Franchising has proven to be a popular business model, especially among first-time entrepreneurs. Some people may think all they need to do when taking up a franchise is put up money for the franchise fee and setup costs, and then they'll be rockin' and rollin'. But before taking out your cheque book and emptying your retirement fund, there are some things about franchising that every prospective franchisee needs to know before jumping right in.
You Require More Capital For Starting Up A Business
Taking up a franchise does not allow you to put up less money for starting up a business. In fact, you are paying more. In addition to the setup costs involved for the business, you pay an upfront franchise fee to the franchisor. Let's not forget about the ongoing royalty payments (and maybe marketing contributions), which is based on a percentage of your revenue, due to the franchisor for the period of the franchise agreement.
You Are Not Taking Up A Risk-free Investment
In case you're wondering - no, the franchisor will not reimburse you for your invested capital if your franchise business doesn't work out. Perhaps at most, some franchisors are willing to buy over your machinery and equipment at market value or maybe even take over your whole franchise unit. But those decisions are entirely up to the franchisor. So if you're looking to get every dollar back, that's not happening.
You Are Not Totally Your Own Boss
When you set up your franchise business, you are your own boss in that right. However, franchisors require their franchisees to follow a certain system and overall corporate direction. Even if you do not agree with certain requirements, you are still expected to comply or most likely face legal consequences. You might want to review that decision to take up a franchise if absolute control is what you're looking for.
If taking up a franchise seems like a bad idea, how is it possible that franchising has grown to be such a popular business model?
When the franchisor accepts your franchise fee payment, they will provide support during the opening phase of your franchise business. Typically such support consists of franchise unit setup, training for operational and management staff, and marketing initiatives. Along with that, an operations manual will be provided for reference to processes should you or your employees forget what is the 'correct' way of doing things. With this transfer of knowledge, franchisees are able to have a not-so-steep learning curve and understand what makes the business profitable. All these to increase the prospect of you having a smother transition from business newbie to successful business owner.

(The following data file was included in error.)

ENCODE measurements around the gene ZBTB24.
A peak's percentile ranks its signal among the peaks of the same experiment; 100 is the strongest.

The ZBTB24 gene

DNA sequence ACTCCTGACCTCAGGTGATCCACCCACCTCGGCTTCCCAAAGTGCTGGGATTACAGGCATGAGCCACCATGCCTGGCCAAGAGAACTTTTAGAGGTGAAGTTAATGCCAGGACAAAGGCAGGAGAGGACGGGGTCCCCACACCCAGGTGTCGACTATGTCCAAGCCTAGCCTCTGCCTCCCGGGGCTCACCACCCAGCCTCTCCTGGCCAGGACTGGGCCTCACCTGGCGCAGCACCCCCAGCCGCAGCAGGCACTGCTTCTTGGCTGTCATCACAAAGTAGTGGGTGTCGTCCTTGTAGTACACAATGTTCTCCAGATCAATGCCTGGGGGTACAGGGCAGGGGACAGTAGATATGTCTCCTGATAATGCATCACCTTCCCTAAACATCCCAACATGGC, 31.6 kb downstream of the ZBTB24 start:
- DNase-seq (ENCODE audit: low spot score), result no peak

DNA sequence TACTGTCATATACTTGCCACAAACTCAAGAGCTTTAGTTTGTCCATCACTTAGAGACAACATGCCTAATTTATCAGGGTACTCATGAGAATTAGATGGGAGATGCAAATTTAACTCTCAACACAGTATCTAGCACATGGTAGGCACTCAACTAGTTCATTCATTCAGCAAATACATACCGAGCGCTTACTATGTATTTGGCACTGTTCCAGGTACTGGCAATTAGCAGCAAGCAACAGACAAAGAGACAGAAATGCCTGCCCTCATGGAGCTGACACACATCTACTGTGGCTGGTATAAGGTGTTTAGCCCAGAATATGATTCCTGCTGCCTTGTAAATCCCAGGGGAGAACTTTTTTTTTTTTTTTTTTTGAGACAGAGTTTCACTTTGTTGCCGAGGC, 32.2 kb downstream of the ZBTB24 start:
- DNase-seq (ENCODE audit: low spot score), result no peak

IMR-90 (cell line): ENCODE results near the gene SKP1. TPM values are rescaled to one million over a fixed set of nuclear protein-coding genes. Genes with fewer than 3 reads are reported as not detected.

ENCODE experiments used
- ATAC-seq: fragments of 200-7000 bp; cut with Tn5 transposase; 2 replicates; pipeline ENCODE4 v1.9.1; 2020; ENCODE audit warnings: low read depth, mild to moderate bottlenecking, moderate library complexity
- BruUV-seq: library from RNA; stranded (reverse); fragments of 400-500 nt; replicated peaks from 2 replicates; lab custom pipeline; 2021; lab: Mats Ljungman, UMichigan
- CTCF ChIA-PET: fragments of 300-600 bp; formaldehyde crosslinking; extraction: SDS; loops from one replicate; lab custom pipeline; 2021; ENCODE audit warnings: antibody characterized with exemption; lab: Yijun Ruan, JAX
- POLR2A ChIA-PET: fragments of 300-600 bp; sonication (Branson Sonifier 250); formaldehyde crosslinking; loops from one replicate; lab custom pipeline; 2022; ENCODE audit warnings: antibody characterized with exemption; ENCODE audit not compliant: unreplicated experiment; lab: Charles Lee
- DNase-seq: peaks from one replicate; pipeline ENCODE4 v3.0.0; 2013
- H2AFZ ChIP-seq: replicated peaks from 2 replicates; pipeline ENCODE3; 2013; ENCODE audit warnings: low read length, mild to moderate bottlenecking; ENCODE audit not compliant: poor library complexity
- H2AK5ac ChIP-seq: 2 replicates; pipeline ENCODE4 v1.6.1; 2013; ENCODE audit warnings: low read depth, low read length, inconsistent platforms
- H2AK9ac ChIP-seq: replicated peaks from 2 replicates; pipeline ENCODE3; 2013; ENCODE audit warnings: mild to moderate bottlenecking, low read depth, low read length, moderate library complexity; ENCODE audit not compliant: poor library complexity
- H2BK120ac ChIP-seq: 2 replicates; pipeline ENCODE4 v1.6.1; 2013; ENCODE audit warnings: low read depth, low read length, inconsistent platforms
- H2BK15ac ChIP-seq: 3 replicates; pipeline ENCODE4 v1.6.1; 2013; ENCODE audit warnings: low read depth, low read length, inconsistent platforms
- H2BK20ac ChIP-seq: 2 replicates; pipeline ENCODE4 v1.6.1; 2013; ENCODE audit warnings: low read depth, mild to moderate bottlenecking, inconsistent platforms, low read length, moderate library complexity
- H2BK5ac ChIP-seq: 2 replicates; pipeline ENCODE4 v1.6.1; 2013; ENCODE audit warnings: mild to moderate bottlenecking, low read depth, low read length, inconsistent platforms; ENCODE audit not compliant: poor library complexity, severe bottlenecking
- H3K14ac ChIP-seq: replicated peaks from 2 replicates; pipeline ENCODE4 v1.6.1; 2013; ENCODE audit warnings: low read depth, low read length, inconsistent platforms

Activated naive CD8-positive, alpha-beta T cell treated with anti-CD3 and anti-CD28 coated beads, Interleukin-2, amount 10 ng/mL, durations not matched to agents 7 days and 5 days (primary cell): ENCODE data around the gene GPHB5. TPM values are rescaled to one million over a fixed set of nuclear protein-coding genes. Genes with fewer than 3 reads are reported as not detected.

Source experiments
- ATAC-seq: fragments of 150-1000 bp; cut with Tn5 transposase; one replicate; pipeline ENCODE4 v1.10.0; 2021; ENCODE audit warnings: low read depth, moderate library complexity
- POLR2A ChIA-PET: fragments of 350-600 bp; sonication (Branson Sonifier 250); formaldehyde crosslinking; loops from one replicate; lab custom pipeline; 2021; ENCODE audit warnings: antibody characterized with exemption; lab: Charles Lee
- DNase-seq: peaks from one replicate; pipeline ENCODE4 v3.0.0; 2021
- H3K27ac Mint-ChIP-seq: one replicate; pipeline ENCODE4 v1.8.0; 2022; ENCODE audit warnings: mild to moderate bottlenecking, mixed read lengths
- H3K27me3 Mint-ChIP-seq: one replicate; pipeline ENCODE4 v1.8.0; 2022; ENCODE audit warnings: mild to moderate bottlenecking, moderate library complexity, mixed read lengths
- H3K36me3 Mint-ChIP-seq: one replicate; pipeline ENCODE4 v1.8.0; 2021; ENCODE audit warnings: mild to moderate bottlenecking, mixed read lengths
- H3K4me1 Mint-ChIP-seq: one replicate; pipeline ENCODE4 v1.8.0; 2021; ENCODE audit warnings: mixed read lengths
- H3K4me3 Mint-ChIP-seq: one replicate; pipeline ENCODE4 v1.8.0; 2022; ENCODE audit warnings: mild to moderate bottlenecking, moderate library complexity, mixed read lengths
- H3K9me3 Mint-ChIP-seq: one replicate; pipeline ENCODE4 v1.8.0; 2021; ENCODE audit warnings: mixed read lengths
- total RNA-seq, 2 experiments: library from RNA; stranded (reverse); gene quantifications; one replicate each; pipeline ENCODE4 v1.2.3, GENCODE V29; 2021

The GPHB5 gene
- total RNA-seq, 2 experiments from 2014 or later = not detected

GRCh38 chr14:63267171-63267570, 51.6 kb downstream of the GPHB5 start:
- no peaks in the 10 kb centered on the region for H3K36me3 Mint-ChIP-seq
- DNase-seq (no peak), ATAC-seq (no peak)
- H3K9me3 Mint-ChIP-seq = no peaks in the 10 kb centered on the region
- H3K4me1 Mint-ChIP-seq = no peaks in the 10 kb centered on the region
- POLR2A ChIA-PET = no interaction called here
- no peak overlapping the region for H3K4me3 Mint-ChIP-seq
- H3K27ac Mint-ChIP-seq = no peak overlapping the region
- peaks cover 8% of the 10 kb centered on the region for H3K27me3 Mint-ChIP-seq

Although guarantee of success is not promised here, what the franchisor does is put in place foundations that have been proven to be successful over time and this allows a reduction in unsystematic risk - uncertainty that is controllable by an organization and micro in nature. Perhaps some relevant factors here is with regards to supply chain (e.g. lower input costs through bulk buying) and strategic direction (e.g. changes in customer demand or new product development). So in a way, taking up a franchise allows you to have a lower level business of risk in comparison to setting up an independent business. Ultimately, success depends on your ability to operate a franchise and the amount of effort you are prepared to commit to the business.
On the other hand, royalty payments ensures you will receive ongoing support from the franchisor. In most scenarios, royalty payments will be used to fund an array of dealings such as adopting the latest technology, collective purchasing, updating operating materials, development of new offerings, ongoing training and mentoring costs. While the need for royalty payments may not be obvious at the start, it becomes perceptible over time that these payments could create a profitable outcome for both franchisor and franchisee.
As for control over your business, the major limitations you face normally relates to protocols for representing the brand professionally in your own franchise territory. Franchisors will want their franchisees to do well because it is an interdependent relationship; if franchisees do well, franchisors do well. That is why franchisors will insist franchisees have to implement a certain system - one that has already been proven to generate revenue. In fact, franchising does not stifle creativity because most franchisors actually encourage franchisees to suggest new ideas.